25th August
written by Todd Harrison

In this video I rebuild my Craftsman oil free air compressor for ~$47 USD. This is a ~12 year old compressor that could no longer get up to pressure and would have cost over $350 to replace. Well that was the cost over 12 years ago. I couldn’t find a 5 HP 30 gal model like this on the market anymore. The only 5HP models were over $1000 and more gallons.

You can also find another good Craftsman air compressor rebuild video of a smaller model here: http://www.youtube.com/watch?v=zUw7r0fJqIc

My compressor is a 5HP 30gal model 919-165300 and I was able to get the rebuild kit from http://www.searspartsdirect.com

You will need a long Torx T20 driver if you don’t want to hack up your cover like I did.

You can find your Craftsman model number affixed to the side of your compressor. You type this model number into the web page and select search by model number. Then pick your rebuild kit which should come with the piston, cylinder sleeve and new rubber rings. Not all these bits may be bad on your compressor but if you’re taking it apart why not replace all the ware parts for one kit price.

Unplug your compressor, drain all the air and take off the plastic cover. I had a dog of a time with my plastic cover but you can watch the video if you want to hear more. Then remove the fill pipe.

This is the top of the cylinder head. The large side is the intake and the smaller side is the compression exhaust side.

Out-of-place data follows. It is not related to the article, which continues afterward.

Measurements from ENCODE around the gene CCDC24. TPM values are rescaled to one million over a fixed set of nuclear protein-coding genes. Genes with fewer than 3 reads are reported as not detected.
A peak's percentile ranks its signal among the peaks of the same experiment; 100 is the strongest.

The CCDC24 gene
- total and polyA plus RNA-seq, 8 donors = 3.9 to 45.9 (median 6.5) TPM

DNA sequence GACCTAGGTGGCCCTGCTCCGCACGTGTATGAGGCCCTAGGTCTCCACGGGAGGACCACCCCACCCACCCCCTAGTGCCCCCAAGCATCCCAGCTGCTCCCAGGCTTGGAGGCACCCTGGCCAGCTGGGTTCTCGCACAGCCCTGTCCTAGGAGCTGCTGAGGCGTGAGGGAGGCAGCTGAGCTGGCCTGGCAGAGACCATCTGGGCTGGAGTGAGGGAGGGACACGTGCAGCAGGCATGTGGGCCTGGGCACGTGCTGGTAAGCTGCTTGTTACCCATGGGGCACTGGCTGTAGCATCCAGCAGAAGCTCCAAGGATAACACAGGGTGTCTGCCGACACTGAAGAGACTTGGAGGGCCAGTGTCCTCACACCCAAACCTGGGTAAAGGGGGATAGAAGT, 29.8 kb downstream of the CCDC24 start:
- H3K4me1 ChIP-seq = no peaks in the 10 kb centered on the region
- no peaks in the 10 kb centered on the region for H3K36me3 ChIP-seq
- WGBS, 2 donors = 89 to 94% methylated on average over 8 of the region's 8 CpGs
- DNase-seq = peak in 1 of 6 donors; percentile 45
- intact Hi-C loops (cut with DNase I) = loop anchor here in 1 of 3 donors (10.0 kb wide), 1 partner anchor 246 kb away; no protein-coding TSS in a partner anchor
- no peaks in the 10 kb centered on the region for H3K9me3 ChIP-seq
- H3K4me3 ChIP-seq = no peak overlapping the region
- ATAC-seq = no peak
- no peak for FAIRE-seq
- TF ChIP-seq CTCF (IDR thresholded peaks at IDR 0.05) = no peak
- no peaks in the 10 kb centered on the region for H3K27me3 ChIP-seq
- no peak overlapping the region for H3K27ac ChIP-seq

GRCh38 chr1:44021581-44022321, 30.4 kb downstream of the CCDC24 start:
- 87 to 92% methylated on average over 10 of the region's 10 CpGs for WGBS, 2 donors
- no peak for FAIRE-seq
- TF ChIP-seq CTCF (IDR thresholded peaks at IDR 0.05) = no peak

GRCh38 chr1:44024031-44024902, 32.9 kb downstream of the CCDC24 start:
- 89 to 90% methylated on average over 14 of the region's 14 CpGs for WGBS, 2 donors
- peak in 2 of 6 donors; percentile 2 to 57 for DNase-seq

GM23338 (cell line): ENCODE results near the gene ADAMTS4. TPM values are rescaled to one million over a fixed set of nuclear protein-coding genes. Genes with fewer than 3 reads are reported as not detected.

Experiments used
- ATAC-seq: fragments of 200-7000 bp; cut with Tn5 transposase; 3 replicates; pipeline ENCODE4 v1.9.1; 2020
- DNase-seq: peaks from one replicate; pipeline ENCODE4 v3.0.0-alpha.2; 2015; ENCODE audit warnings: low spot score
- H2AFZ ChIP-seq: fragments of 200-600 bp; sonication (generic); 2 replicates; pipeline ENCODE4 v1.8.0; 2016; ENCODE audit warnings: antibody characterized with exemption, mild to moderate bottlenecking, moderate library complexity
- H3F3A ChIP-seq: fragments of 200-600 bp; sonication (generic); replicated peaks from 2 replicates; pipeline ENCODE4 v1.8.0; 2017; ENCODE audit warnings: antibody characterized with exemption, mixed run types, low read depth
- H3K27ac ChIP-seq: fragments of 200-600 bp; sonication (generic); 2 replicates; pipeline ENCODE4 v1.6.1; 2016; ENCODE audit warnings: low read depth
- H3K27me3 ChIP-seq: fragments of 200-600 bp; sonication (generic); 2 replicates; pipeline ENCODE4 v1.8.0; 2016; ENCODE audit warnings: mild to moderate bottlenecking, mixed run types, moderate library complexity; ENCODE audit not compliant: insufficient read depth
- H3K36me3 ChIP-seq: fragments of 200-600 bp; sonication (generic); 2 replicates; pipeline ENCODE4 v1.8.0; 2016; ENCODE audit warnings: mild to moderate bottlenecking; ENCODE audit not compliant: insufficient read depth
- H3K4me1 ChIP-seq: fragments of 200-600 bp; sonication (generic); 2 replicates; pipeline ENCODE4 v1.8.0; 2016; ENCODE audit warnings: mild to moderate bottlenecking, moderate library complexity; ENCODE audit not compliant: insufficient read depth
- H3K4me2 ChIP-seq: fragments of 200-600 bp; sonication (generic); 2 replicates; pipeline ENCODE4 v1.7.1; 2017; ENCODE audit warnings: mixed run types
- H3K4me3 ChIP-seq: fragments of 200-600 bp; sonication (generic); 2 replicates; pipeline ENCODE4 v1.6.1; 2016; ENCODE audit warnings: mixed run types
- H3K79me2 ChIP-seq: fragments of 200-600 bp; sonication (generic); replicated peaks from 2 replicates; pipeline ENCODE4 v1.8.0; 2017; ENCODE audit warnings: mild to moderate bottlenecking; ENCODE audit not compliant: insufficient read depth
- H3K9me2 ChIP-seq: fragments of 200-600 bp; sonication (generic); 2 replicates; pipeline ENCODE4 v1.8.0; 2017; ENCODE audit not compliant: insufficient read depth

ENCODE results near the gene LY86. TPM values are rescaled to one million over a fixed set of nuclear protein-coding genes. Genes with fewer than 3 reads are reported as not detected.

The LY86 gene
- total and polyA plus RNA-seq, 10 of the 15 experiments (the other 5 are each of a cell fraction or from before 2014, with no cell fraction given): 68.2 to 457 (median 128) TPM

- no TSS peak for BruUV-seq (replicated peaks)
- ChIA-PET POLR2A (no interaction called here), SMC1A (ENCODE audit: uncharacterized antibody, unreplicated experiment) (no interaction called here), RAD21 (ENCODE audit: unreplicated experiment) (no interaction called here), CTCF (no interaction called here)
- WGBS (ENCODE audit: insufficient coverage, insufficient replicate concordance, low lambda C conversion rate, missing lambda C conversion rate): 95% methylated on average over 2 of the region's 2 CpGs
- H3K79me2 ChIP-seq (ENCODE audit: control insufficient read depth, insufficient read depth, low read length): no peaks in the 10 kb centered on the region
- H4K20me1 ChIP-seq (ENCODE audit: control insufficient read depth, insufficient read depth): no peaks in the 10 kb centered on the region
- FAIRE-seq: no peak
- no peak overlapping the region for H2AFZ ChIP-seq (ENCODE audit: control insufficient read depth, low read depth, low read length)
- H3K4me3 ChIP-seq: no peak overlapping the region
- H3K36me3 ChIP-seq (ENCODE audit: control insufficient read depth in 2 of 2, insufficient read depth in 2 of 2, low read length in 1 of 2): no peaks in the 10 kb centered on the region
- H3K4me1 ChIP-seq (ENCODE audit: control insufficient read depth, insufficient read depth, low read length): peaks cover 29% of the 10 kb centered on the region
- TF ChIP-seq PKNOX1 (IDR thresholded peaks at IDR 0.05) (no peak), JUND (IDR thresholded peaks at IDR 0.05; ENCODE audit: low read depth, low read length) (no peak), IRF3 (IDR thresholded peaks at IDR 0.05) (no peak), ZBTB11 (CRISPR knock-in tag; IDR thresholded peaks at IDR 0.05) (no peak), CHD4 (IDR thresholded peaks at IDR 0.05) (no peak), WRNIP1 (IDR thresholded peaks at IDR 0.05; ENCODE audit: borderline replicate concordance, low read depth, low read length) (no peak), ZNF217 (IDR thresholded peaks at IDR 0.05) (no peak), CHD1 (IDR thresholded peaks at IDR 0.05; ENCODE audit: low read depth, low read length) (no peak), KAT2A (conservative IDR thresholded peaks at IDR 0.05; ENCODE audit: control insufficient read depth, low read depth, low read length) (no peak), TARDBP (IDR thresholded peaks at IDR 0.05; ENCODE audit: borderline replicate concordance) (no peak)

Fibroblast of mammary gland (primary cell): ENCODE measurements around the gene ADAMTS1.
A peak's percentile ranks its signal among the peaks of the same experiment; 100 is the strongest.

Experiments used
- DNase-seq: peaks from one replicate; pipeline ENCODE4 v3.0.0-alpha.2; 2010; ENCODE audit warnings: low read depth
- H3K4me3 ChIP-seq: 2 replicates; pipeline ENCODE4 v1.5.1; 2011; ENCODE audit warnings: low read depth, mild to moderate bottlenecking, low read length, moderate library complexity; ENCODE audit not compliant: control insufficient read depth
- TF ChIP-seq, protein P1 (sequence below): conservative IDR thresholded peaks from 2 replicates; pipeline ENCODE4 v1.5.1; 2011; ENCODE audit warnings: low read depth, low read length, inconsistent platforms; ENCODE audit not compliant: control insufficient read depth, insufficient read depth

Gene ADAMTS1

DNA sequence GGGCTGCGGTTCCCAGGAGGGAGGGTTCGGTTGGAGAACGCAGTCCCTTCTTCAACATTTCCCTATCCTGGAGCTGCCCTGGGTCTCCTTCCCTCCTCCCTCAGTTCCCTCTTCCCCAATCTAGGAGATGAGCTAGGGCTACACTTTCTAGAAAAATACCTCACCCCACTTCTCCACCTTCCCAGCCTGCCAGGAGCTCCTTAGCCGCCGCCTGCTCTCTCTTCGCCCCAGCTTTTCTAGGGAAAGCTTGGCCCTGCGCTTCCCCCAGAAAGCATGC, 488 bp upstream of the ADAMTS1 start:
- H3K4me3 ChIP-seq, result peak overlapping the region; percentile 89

Below is the top of the valve plate assembly and it is what controls the in/out of the air flow as the piston compresses the air. The valves open and close as air is sucked in and then compressed out into the tank.

And this is the bottom of the valve plate.




Here you see the horrible scoring on the inside of my old cylinder wall.

Next take of the blower fan

Then take off the piston rod. After removing the screw I used a big screw driver to twist open the base and slide it off the bearing.

My bearing was fine but if yours is bad you can order that from the same site. Putting it on might be a bit of a job but a machine shop would be able to help with that step.

Put the new cylinder sleeve in.

This is the new piston with Teflon ring. You can get this with or without a new bearing.

Carefully put the piston in the cylinder sleeve and attach to the motor shaft.

Torque the motor shaft nut to 45 inch-lbs.

Torque the cylinder head on in a star pattern to 120 inch-lbs.

Torque the blower fan to 45 inch-lbs.

Put your filler pipe back on at the top.

And at the bottom going into the tank.

Finally put the plastic cover on but you will see in my video I modified my cover. Like I said I had problems with the stupid plastic cowling.

Good for another 12 years of service.

Thanks for following and remember to subscribe to my YouTube videos and RSS feed.

Todd Harrison

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